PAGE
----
Unfair Advantage


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When employers underreport the number of their employees, their workers’ compensation insurance premiums cost less. As a consequence, numerous people are put at risk because they are not covered in the event of an accident and the workers’ compensation insurance company passes on their losses to other policyholders and businesses in turn pass their increased costs on to their consumers. (Everyone gets victimized in some way, shape or form by this type of fraud.) An article published by The Sacramento Bee tells about a brother and sister who put their employees at risk by stealing more than $255,000 in workers’ compensation funds through their landscaping business.

The story states that for three years, the two defendants submitted false statements in their workers’ compensation insurance applications and policies by significantly underreporting the number of employees the company had, plus the payroll amount. (This means they pay less payroll taxes – assuming they pay them – and they also gain an unfair advantage over other companies in the process because it costs them less to operate their business.)

That was not all they did. The brother and sister also failed to take the necessary deductions from their employee’s pay and did not make required contributions to the unemployment insurance fund. After all was said and done, the duo stole $144,672 from their workers’ compensation insurance carriers via premiums and $110,462 from the Employment Development Department. (That was money that should have been allocated to legitimate claims.)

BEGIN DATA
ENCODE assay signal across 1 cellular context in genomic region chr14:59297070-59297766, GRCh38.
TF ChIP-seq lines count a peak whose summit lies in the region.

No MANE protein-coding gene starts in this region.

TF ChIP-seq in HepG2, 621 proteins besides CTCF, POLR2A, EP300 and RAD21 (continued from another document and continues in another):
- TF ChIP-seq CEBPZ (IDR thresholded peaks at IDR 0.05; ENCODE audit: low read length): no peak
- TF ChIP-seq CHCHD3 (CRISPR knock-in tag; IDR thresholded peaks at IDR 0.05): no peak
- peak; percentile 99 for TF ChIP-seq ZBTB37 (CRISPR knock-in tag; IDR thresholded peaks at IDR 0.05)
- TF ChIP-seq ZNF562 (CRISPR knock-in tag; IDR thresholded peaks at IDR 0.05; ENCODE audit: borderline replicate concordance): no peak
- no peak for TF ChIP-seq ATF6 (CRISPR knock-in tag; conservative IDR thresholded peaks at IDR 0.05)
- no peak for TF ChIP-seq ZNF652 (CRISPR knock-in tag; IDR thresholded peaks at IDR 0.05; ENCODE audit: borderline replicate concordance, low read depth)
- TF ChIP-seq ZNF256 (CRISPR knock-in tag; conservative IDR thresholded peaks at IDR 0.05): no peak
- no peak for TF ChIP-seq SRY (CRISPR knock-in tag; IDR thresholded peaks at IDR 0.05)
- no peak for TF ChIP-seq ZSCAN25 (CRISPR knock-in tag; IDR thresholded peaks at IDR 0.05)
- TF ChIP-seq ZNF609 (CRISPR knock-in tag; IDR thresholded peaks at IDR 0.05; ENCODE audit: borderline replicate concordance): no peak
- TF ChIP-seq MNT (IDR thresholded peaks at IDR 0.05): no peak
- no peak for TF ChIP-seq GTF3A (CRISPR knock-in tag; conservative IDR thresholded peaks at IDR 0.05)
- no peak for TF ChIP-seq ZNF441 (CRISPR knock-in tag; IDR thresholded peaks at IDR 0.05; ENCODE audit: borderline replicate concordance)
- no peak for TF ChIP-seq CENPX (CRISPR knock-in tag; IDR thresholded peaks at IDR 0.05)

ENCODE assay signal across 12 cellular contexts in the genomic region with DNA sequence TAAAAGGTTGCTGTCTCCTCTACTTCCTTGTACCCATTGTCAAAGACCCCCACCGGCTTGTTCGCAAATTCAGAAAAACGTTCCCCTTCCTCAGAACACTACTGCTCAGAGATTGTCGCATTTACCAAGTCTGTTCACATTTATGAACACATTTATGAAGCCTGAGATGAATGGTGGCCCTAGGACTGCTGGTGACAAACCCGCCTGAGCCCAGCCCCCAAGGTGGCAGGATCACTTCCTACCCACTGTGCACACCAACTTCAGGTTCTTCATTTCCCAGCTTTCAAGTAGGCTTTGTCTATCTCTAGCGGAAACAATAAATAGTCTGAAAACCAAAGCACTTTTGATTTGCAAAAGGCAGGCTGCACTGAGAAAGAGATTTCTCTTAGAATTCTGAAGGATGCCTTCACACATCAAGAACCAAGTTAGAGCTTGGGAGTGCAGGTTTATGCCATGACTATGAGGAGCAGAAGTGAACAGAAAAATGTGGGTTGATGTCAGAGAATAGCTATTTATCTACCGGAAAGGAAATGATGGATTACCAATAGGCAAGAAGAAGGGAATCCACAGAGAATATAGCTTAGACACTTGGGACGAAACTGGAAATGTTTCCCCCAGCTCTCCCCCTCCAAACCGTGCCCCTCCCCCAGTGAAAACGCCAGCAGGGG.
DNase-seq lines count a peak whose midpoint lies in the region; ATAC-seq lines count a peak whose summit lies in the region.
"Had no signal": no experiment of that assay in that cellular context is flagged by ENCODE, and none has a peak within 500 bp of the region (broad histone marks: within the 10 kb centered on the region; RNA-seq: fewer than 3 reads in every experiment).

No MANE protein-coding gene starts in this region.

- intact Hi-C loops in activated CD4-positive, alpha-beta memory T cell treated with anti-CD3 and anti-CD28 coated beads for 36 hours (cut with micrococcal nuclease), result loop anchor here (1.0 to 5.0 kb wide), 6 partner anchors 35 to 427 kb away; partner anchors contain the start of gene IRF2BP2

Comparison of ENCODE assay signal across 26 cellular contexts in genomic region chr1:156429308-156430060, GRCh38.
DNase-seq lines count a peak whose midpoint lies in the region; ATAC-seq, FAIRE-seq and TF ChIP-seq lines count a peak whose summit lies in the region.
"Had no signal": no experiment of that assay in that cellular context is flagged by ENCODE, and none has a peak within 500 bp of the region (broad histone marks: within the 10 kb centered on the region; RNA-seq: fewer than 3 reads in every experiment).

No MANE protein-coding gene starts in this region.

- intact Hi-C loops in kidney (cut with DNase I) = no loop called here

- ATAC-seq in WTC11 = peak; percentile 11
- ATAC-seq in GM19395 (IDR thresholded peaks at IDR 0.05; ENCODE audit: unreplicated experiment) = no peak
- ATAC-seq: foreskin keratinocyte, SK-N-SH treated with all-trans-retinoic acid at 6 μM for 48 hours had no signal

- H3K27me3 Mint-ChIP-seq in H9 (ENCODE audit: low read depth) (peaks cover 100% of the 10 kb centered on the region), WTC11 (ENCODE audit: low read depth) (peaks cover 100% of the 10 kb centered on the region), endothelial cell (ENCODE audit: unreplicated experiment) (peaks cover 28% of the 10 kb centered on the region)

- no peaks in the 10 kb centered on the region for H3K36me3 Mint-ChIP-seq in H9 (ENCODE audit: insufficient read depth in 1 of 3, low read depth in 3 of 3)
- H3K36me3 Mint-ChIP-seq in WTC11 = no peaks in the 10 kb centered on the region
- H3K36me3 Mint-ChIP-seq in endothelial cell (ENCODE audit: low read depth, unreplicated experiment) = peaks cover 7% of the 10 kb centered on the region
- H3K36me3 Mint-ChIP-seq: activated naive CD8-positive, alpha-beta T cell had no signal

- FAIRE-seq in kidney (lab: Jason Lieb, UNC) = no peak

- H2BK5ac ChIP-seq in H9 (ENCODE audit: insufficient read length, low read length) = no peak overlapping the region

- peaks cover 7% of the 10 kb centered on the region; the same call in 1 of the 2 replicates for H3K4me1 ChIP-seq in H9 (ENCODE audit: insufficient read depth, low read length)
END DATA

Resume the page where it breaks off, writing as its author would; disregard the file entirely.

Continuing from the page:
The 37-year-old brother pleaded no contest to felony workers’ compensation insurance fraud and felony tax evasion. He was sentenced to 30 days in the county lockup and five years of probation. His 38-year-old sister pleaded no contest to misdemeanor tax evasion. (I wonder if she told the judge, ”My brother made me do it.”) She was sentenced to three years of probation and ordered to perform 50 hours of community service. Together they will both pay full restitution to the insurance carriers and the Employment Development Department.

This case demonstrates that the government is good at restoring justice by taking away the unfair advantage these fraudsters held for three years. Congratulations are due for the joint effort between the California Department of Insurance’s Fraud Division, the Employment Development Department and the Department of Industrial Relations. The successful investigation and prosecution of these two fraudsters proves to others who are considering the same type of crime that if you cheat, you will be held accountable.

Source: Today’s ”Fraud of the Day” is based on an article entitled ”Brother, Sister Sentenced in Workers’ Comp Fraud Case” published by The Sacramento Bee on September 10, 2015.

A brother and sister have been sentenced after pleading no contest to charges involving workers’ compensation fraud and tax evasion.

The Sacramento County District Attorney’s Office announced Thursday that Michael George Mello Jr., 37, pleaded no contest to felony workers’ compensation insurance fraud and felony tax evasion. His sister, Mary Catherine Rodriguez, 38, pleaded no contest to misdemeanor tax evasion.

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Larry Benson
Larry Benson is currently the Director of Strategic Alliances for Revenue Discovery and Recovery at LexisNexis Risk Solutions. In this role, Benson is responsible for developing partnerships for the tax and revenue and child support enforcement verticals. He focuses on embedded companies that have a need for third-party analytics to enhance their current offerings.